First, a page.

Asked by Thomas
on 15 Jan 2013

Hi

I have a text file containing a text header, and rows containing numeric values, with varying numbers of values, characters and numeric formats:

# Bundle file v0.3 9 2532 6.8302313857e+002 -1.4826175815e-001 8.1715222947e-002 9.3709731863e-001 -2.8772865743e-001 -1.9763814183e-001 194 144 45 5 6 1496 289.0000 199.0000 7 1235 308.0000 125.0000 5 1614 285.0000 163.0000 4 2122 173.0000 142.0000 0 911 148.5000 165.5000 2.4321163035e+000 -9.1469082482e-001 -6.6122261943e+000 219 194 76

I want to remove the header and store each of the numeric values in a matrix (padded out with NaNs to compensate for the dimensional differential). At present, I am using this code:

% open file and save contents to cell array, c fid = fopen('C:\transform\bundle.out','r'); c = textscan(fid,'%s','delimiter', '','whitespace',''); fclose(fid);

%create m x 1 cell C and remove the header C = c{1}; C(1,:)=[];

% convert C to a matrix using cell2mat / cellfun maxLength=max(cellfun(@(x)numel(x),C)); out = cell2mat(cellfun(@(x)cat(2,x,zeros(1,maxLength-length(x))),C,'UniformOutput',false));

The problem with this approach is that it creates a character array where each row is a string meaning that I cannot use str2num or str2double to convert the numeric values to discrete doubles (i.e. it gives [] / NaN due to not passing the arithmetic number test). I.e. it produces:

'9 2532 '; '6.8302313857e+002 -1.4826175815e-001 8.1715222947e-002 '; '9.3709731863e-001 -2.8772865743e-001 -1.9763814183e-001';

rather than:

'9' '2532'; '6.8302313857e+002' '-1.4826175815e-001' '8.1715222947e-002'; '9.3709731863e-001' '-2.8772865743e-001' '-1.9763814183e-001';

I can work around this using by seperating each row into a row vector (e.g. out1,..,outn then using:

splitstring = textscan(out1,'%s'); splitstring = splitstring{1};

Then use str2double and flipdim or similar to return rows of doubles, then use vertcat and pad with NaNs to get the desired matrix, but this seems to be very wieldy in the coding department. Can anyone suggest a more simple way of getting the desired output? Any suggestions would be appreciated.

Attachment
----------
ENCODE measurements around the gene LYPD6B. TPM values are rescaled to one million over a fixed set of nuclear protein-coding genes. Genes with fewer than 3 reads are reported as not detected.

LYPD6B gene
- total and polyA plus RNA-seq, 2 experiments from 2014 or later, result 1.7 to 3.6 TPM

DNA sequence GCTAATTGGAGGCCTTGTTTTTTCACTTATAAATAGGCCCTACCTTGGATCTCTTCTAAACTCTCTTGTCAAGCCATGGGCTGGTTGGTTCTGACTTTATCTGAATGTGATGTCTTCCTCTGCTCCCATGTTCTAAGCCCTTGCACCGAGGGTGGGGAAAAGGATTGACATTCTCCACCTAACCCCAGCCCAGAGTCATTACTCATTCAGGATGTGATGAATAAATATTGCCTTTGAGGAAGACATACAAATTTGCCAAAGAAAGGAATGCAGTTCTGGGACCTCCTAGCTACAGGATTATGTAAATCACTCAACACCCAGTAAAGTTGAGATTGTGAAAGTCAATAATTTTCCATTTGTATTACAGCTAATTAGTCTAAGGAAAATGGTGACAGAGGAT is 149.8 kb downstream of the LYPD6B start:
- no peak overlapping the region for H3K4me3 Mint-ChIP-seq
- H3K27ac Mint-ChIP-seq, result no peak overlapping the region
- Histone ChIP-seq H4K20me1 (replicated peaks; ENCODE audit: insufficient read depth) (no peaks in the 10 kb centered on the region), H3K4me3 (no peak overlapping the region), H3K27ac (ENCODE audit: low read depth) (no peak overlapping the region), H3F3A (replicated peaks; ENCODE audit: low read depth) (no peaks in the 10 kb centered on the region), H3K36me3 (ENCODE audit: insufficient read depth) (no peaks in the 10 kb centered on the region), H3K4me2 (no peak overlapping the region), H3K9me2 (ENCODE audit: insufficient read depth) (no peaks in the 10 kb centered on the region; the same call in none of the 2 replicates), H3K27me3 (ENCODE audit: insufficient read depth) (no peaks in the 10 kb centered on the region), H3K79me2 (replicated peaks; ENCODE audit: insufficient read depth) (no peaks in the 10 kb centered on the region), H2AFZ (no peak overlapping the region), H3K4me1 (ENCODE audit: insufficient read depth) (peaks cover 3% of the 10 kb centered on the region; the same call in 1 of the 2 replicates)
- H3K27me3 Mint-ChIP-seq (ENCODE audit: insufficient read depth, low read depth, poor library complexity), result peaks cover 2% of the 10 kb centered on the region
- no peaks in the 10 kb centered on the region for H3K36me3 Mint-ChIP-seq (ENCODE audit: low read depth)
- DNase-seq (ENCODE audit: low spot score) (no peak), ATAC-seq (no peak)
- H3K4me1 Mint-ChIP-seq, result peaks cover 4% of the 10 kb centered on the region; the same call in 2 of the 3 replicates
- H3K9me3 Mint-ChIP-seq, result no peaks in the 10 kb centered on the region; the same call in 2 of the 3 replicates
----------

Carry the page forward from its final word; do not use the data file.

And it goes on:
Thomas

Answer by Thomas
on 16 Jan 2013

Accepted answer

I have worked out the answer for those with a similar problem:

I use textscan and cellfun to split the strings, de-nest and rearrange the output using vertcat and cellfun/transpose, then convert the single strings to doubles using cellfun/str2double:

fid = fopen('C:\transform\bundle.out','r'); c = textscan(fid,'%s','delimiter', '','whitespace','', 'HeaderLines', 1); fclose(fid); C = c{1}; C = cellfun(@(x) textscan(x,'%s','Delimiter', ' ')',C ,'UniformOutput',false); Y = vertcat(C{:}); X = cellfun(@transpose,Y,'UniformOutput',false); Z = cellfun(@str2double,X,'UniformOutput',false);

The output can be gained using cellfun/cell2mat using a max row length id (maxLength):

maxLength=max(cellfun(@(x)numel(x),Z)); out = cell2mat(cellfun(@(x)cat(2,x,zeros(1,maxLength-length(x))),Z,'UniformOutput',false));

Note this code pads out the values with zeros rather than NaNs.

Answer by per isakson
on 15 Jan 2013

Edited by per isakson
on 17 Jan 2013

If the file isn't huge (compared to available RAM and address space) and you have an idea of the maximum number of columns "columns" and rows, then I guess the simplest way is to loop over all rows.

M = nan( nrow, ncol ); % allocate memory

fid = fopen( ... );

str = getl( fid ); % header line row = 0; while not( eof(fid) ) row = row + 1; str = fgetl( fid ); val = fscanf( str, '%f' ); M( row, 1:numel(val) ) = val; end

And trim M. Something like this.

.

**[Edit: 2013-01-16]**

**Working code**

Here is a comparison between three solutions. The two first, cssm and cssm1 are along my out-line above. The last, OP, is the one proposed by OP. I run this script a few times.

%% read ragged text file clc tic, M1 = cssm; toc tic, M2 = cssm1( 10000, 100 ); toc tic, M3 = cssm1( 100000, 1000 ); toc tic, M4 = OP(); toc

which return